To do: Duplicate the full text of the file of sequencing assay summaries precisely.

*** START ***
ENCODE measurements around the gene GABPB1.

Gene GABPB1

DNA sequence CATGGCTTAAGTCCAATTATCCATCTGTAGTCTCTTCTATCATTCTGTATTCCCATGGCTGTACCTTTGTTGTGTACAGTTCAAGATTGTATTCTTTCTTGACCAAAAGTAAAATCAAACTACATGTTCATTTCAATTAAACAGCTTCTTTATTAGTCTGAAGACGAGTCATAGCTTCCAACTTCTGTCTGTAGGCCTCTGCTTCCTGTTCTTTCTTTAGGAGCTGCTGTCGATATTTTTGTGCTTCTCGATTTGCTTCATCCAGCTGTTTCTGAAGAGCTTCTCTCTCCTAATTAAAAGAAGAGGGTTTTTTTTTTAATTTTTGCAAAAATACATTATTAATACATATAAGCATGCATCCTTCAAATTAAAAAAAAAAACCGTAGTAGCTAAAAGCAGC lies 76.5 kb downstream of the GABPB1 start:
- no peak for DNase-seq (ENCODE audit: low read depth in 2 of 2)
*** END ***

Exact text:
ENCODE measurements around the gene GABPB1.

Gene GABPB1

DNA sequence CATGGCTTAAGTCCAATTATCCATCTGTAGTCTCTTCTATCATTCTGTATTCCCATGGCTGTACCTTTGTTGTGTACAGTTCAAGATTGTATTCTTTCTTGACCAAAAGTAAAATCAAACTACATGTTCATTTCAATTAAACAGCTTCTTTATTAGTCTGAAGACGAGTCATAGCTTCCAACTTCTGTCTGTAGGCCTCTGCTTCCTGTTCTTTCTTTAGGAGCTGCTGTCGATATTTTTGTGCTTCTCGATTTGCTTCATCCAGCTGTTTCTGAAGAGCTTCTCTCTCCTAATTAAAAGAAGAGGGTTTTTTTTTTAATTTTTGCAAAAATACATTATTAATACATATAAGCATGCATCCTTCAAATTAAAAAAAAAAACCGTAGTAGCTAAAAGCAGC lies 76.5 kb downstream of the GABPB1 start:
- no peak for DNase-seq (ENCODE audit: low read depth in 2 of 2)